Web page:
best wishes
and best luck to you too Mike

SHYBUNNY29
05-28-2009, 11:48 PM
hey my husband has just been transfered too i found his number so i just put that...if you dont send supplies it will take them a while to but them. so he might not write back. im curious about visits can we visit this weekend alreaqdy or do we have to wait....please check out my post on the petiton forum we really need your help!!!

southwest13
06-28-2009, 04:16 PM
im new to diz as u can see i couldnt even figure out how to post a new thing anyway i juz found out ma homeboy iz locked up i have no info juz his first and last name and his age hes under 18 i dnt know what jail he is at but since hes underage der isnt dat many places wer he could be. i wanna write to him but i have no idea of what i need n where i need to send it. i really need help thank u

Kay
06-28-2009, 06:33 PM
Since you don't know what jail he is in it will be almost impossible to write to him. There are ways to find out where offenders are located but if he is a minor they won't publish his info. You might contact his family and see if they can help you.

karen
06-28-2009, 06:44 PM
Southwest, if he just got locked up he is probably in a county jail (unless he is in a city jail). You might try looking him up on vinelink.
https://www.vinelink.com/vinelink/initMap.do

I believe you can look someone up with just thier name and age on that website. Once you find out what jail he is in, you can contact that jail for information on writing him. Be sure to ask the jail what kind of mail guidelines they have. Many jails have very strict rules, like no drawings on the letter, no cards, only black or blue ink, no perfume sprayed on there, no lipstick kisses, they will limit the number of pictures and the size of the pictures. So to be on the safe side, I would check it out with them.

Hope this helps,

Karen

~missinhym2010~
12-06-2011, 09:31 PM
hi, my boyfriend just got sent to rogers state prison. can anyone help me as how i am supposed to format the envelope....please please please help

MANDI.LICIOUS
12-06-2011, 09:53 PM
TDC #
Inmate Name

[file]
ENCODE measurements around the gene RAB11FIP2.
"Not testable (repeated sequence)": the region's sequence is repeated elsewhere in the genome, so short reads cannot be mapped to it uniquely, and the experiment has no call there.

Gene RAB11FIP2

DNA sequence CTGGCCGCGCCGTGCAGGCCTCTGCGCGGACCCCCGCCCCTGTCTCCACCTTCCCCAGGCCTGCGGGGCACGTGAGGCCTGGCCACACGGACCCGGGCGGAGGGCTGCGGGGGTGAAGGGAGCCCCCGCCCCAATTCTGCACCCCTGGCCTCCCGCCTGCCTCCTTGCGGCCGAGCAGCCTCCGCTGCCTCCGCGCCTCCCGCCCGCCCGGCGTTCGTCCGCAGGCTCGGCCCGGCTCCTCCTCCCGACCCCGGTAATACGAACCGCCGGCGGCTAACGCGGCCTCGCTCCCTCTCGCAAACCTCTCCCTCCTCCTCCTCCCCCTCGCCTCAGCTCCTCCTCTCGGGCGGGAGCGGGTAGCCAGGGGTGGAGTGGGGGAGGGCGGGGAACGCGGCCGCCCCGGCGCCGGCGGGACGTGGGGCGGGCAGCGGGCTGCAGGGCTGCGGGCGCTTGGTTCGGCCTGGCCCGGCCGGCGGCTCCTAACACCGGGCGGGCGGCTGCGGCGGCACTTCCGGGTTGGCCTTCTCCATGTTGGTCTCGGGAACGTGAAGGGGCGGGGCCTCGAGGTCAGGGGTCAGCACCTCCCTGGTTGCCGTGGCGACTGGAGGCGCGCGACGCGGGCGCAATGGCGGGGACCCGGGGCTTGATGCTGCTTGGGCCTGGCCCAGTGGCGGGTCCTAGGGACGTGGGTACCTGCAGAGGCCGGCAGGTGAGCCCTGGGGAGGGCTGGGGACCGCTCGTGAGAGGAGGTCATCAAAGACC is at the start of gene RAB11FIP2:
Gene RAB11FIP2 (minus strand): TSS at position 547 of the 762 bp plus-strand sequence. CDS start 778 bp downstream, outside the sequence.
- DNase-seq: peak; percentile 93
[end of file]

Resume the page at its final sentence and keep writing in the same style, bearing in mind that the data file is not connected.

Unit Name
Address
City State Zip

~MISSING MI AMORCITO~

jeanineruby
02-10-2012, 03:10 PM
Hi - when I write my son, it's always his first and last name, then his SID #, then the Prison name, then prison address, then city, state, zip. You would need to know his SID # (in Oregon it's an SID # - I don't know about other states.) My son likes positive letters! He doesn't want to hear about my sorrow and my worrying. It's hard to find positive things to write about, but I do and I don't write anything negative or "what could have been" type of things - just positive, happy things - but that's just my son I don't know about anyone else. Staying positive is his way of coping even though it's not a positive situation. Hope that helps.

hey guys im new here.....my b/f just got to garza west in beevile Texas... :( ... i was woundering what is the format to send him a letter ( like what goes on the envelope) .....i have no contact for a week :( please please please tell me guys i would appreaciate it sooooo much....send me a private message since i dont know how this thing works....once again thanx!

waitingformyluv
02-10-2012, 07:36 PM
hey my husband has just been transfered too i found his number so i just put that...if you dont send supplies it will take them a while to but them. so he might not write back. im curious about visits can we visit this weekend alreaqdy or do we have to wait....please check out my post on the petiton forum we really need your help!!!

Just call the unit he it at and they will be able to tell you if you can have visits or not.

Renee
02-10-2012, 09:29 PM
The following information is updated for TDCJ inmates as of 7/2011. I hope this helps!



All You Need to Know about Corresponding with an Inmate




You can also visit these helpful links if your questions aren't answered here:


TDCJ's FAQs about Correspondence Rules (http://www.tdcj.state.tx.us/faq/faq-offender-correspondence.htm)

TDCJ's Mail System Coordinators Panel (MSCP) (http://www.tdcj.state.tx.us/cid/cid_support-ops-mail-sys-coord-pan.htm)

Board Policy for Uniform Offender Correspondence Rules Effective 2/11/10 (http://www.tdcj.state.tx.us/policy/BP0391r2_fnl.pdf)



How Should I address mail to an offender in TDCJ?